Mullane said that the town can readjust its spending on other road projects—by doing less expensive projects or simply fewer projects in total— to stay within the road maintenance and labor budgets.
“I’m not worried, but I do hope the rest of the winter is going to be short,” he said.
Mullane echoed Chiaradio’s concern about shortages of salt, noting that the town ordered five truckloads during its last delivery, but only received one. North Stonington receives salt from suppliers in both Providence and New Haven.
In Hopkinton, Public Works Director Tim Tefft said the town has a reasonable amount of funding remaining to cover snow expenses for the remainder of the winter. For salt and sand, the town has spent $39,500 of $60,000, and $20,500 of $28,000 for labor related to snow removal.
While the town hasn’t experienced too many issues with delivery from its salt supplier, Tefft noted that the order placed on Tuesday had not been received.
Tefft added that repair to the town’s nine plows has been minimal, and that an additional $13,000 lies in a reserve fund from surpluses in salt and sand budgets in previous years, which can be used if necessary.
Tefft noted, however, that the increase in the price of diesel fuel, which he estimated at $3.88 per gallon, has made a difference in costs for snow removal, with most plow trucks holding 50-gallon fuel tanks.
Richmond Finance Director Dave Krugman described this year’s snowfall and winter weather as above average, but not completely out of the ordinary.
“We’re aware of it, but we’re not anxious,” Krugman said, referring to the town’s remaining funding for snow-related expenses.
Richmond budgeted a total of $68,000 for the year in snow-related expenses, broken down into $35,00 for snow removal supplies like salt and sand, $3,000 for temporary workers hired during storms, and $30,000 in a contingency fund, which functions as a back-up for years when more salt and sand is needed.
The temporary hire and snow removal supplies funding has been spent, and $12,549 remains in the contingency category.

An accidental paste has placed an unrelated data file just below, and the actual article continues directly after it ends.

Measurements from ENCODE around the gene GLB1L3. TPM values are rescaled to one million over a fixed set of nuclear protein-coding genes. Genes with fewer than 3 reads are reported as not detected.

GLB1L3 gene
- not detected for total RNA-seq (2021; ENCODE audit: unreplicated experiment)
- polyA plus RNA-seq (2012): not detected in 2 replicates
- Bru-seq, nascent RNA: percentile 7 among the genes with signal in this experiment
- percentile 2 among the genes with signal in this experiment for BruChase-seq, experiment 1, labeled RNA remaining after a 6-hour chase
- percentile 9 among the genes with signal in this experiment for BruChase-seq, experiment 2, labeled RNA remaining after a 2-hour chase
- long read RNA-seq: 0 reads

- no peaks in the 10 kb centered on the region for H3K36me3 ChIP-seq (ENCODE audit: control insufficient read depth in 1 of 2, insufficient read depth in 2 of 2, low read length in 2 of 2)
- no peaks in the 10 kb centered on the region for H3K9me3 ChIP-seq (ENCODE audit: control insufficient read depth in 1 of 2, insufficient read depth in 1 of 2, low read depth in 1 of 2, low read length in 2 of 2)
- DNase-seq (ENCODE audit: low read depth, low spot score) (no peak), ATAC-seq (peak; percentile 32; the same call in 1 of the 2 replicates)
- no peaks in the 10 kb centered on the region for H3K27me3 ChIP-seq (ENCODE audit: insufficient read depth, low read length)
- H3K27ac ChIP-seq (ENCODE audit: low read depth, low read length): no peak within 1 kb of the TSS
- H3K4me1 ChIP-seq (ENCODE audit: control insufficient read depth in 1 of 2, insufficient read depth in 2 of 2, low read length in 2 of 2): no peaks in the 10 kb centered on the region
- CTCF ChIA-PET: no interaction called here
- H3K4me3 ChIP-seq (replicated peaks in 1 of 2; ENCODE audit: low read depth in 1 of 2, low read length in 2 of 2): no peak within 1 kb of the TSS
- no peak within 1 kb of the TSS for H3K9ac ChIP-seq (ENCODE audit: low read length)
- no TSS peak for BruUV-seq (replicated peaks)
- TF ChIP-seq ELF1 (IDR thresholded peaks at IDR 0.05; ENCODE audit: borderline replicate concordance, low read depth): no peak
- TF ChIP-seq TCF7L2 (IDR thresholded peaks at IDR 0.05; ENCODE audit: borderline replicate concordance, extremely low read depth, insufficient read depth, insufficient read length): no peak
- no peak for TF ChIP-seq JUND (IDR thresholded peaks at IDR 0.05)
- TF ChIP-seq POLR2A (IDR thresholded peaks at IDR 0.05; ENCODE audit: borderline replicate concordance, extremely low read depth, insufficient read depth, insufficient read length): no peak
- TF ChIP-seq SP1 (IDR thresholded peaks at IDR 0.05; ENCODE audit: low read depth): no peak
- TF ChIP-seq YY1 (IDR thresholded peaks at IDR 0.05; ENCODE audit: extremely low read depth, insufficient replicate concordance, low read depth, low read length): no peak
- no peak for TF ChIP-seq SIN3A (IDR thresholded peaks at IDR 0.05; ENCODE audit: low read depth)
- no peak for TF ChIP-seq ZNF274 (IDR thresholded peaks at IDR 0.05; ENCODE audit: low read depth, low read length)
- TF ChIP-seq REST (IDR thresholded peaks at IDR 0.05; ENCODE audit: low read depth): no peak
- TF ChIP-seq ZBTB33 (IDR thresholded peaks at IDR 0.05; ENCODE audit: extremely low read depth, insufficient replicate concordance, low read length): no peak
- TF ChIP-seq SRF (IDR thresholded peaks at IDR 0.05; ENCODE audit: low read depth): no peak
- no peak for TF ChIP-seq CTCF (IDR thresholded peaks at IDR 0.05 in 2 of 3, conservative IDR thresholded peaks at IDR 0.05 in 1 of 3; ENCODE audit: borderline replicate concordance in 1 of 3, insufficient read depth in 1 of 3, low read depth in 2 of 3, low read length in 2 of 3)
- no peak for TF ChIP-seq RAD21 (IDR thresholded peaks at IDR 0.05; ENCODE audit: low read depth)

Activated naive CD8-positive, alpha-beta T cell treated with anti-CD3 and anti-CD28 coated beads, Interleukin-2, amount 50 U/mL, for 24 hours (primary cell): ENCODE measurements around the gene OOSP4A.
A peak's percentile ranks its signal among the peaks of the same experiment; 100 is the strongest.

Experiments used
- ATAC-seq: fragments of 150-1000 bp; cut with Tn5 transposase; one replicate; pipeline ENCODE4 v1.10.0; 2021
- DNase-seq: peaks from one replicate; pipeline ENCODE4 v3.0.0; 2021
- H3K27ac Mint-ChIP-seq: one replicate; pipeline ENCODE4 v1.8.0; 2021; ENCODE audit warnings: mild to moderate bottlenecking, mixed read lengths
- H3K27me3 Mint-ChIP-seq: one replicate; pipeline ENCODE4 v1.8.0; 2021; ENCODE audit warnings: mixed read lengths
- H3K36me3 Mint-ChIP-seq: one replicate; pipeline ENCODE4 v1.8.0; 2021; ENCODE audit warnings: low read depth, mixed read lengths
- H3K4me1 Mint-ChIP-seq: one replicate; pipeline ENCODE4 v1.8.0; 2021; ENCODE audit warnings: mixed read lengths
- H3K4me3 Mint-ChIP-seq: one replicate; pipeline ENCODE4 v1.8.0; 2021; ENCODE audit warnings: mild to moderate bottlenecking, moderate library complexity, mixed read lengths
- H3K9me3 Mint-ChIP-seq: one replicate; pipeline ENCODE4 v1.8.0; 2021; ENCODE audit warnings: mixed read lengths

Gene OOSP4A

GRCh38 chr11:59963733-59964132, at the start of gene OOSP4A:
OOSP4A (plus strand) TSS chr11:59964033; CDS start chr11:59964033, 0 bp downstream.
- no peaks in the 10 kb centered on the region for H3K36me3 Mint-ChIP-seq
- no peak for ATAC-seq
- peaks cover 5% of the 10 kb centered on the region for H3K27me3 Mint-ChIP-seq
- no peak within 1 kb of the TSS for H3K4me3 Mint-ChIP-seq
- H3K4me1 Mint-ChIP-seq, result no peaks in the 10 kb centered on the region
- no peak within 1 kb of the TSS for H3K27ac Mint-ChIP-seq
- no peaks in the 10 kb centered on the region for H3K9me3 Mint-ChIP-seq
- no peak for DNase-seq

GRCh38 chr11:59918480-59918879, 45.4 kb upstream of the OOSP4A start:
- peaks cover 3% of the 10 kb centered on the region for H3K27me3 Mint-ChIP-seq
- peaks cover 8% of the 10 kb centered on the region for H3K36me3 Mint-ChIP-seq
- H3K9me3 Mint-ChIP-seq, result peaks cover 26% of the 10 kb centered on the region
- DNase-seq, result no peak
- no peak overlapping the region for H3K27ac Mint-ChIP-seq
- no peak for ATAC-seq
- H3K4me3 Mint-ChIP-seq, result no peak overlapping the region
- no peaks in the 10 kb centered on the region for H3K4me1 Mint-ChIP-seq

Labor during snowstorms, both in terms of normal and overtime hours, is not separated from general work associated with the public works department, but Krugman said the department is already over its budgeted overtime by $1,018. In terms of normal labor hours, $171,239 of $280,426 has been spent in the 8-person department, which includes the transfer station attendant.
Like Hopkinton, Krugman said, Richmond can draw on a restricted budget, funded from surpluses in years past, of $21,288.
“Other additional sources of funding are possible, but have not been determined yet,” Krugman said.
In Charlestown, Mark Stankiewiscz, town administrator, said the town will wait until the end of the fiscal year to determine where other surpluses exist and could be used to fund excess expenses in snow removal. To date, Charlestown has spent $52,369 of $67,807 budgeted for salt, and $32,805 of $39,608 budgeted for sand. Labor costs for snow removal are grouped in with other work performed by the public works department, making it difficult to estimate how the wintry weather has affected budgeted labor hours, Stankiewiscz said.
With 10 trucks and 12 people in the public works department, Stankiewiscz estimated that Charlestown spends about $6,000 per storm on supplies and labor combined.
According to Stankiewiscz, determining how much funding should be spent every year on snow cleanup is difficult, if not impossible.
“It’s a crapshoot; you never know what to expect from year to year.”